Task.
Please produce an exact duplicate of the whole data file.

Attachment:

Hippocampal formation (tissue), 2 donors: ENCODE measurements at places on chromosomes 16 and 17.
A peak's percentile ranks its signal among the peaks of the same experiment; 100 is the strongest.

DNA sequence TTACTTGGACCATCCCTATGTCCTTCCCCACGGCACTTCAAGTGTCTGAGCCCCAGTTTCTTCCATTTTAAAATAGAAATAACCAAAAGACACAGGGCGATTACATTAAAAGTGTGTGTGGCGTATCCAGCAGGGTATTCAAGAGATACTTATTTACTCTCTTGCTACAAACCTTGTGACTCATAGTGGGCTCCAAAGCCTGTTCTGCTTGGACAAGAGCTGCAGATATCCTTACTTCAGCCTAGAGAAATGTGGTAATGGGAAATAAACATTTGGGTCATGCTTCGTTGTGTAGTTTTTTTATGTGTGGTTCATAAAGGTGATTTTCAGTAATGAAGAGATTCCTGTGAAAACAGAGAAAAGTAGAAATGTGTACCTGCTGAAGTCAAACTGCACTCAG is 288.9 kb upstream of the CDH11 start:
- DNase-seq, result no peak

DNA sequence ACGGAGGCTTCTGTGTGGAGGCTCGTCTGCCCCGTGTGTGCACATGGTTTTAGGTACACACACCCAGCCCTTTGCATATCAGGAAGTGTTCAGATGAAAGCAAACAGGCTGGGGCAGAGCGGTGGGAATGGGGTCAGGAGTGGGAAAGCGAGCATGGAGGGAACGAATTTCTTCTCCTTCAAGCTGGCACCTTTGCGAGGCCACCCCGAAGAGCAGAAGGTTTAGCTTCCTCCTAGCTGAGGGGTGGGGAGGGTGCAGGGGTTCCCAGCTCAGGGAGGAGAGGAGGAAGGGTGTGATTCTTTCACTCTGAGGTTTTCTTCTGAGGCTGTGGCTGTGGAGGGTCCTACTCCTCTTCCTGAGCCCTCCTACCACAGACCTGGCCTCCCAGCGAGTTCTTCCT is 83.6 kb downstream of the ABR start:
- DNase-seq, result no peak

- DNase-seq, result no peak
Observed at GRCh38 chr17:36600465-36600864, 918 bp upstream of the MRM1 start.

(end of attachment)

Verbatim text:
Hippocampal formation (tissue), 2 donors: ENCODE measurements at places on chromosomes 16 and 17.
A peak's percentile ranks its signal among the peaks of the same experiment; 100 is the strongest.

DNA sequence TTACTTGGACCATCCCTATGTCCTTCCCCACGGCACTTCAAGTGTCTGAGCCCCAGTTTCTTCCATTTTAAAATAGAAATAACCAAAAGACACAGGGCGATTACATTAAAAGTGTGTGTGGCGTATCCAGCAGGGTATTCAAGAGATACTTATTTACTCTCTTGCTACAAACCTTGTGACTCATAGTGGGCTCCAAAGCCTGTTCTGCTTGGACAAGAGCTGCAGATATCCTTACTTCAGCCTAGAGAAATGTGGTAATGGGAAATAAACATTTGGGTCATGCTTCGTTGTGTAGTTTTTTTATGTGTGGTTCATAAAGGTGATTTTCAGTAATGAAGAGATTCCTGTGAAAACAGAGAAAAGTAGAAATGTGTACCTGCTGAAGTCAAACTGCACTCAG is 288.9 kb upstream of the CDH11 start:
- DNase-seq, result no peak

DNA sequence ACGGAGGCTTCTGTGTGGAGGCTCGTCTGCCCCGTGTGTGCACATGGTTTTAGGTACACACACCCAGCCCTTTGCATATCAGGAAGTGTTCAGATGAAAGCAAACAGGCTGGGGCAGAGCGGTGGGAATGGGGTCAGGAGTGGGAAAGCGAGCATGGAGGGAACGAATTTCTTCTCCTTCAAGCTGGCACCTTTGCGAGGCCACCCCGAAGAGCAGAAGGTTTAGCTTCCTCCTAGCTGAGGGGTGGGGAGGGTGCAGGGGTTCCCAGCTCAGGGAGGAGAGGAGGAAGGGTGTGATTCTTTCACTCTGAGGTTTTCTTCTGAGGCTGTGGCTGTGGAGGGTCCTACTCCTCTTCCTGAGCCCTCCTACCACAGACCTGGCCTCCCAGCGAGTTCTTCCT is 83.6 kb downstream of the ABR start:
- DNase-seq, result no peak

- DNase-seq, result no peak
Observed at GRCh38 chr17:36600465-36600864, 918 bp upstream of the MRM1 start.